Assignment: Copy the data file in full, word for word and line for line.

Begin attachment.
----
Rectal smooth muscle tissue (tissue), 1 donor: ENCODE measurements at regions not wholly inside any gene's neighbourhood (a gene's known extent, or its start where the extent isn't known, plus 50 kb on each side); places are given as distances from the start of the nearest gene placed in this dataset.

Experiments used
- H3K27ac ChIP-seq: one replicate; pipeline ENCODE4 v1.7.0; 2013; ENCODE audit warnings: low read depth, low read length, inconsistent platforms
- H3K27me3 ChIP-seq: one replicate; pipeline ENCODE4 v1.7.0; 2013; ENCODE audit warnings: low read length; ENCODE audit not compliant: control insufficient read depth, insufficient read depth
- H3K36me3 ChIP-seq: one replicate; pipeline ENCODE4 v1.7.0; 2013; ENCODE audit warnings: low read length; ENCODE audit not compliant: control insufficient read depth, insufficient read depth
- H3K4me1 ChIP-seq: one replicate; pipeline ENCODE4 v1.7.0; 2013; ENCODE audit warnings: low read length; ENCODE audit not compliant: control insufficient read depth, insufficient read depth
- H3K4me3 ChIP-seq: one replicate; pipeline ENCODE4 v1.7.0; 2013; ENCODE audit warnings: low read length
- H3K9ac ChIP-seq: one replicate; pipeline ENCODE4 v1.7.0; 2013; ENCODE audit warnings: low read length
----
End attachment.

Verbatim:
Rectal smooth muscle tissue (tissue), 1 donor: ENCODE measurements at regions not wholly inside any gene's neighbourhood (a gene's known extent, or its start where the extent isn't known, plus 50 kb on each side); places are given as distances from the start of the nearest gene placed in this dataset.

Experiments used
- H3K27ac ChIP-seq: one replicate; pipeline ENCODE4 v1.7.0; 2013; ENCODE audit warnings: low read depth, low read length, inconsistent platforms
- H3K27me3 ChIP-seq: one replicate; pipeline ENCODE4 v1.7.0; 2013; ENCODE audit warnings: low read length; ENCODE audit not compliant: control insufficient read depth, insufficient read depth
- H3K36me3 ChIP-seq: one replicate; pipeline ENCODE4 v1.7.0; 2013; ENCODE audit warnings: low read length; ENCODE audit not compliant: control insufficient read depth, insufficient read depth
- H3K4me1 ChIP-seq: one replicate; pipeline ENCODE4 v1.7.0; 2013; ENCODE audit warnings: low read length; ENCODE audit not compliant: control insufficient read depth, insufficient read depth
- H3K4me3 ChIP-seq: one replicate; pipeline ENCODE4 v1.7.0; 2013; ENCODE audit warnings: low read length
- H3K9ac ChIP-seq: one replicate; pipeline ENCODE4 v1.7.0; 2013; ENCODE audit warnings: low read length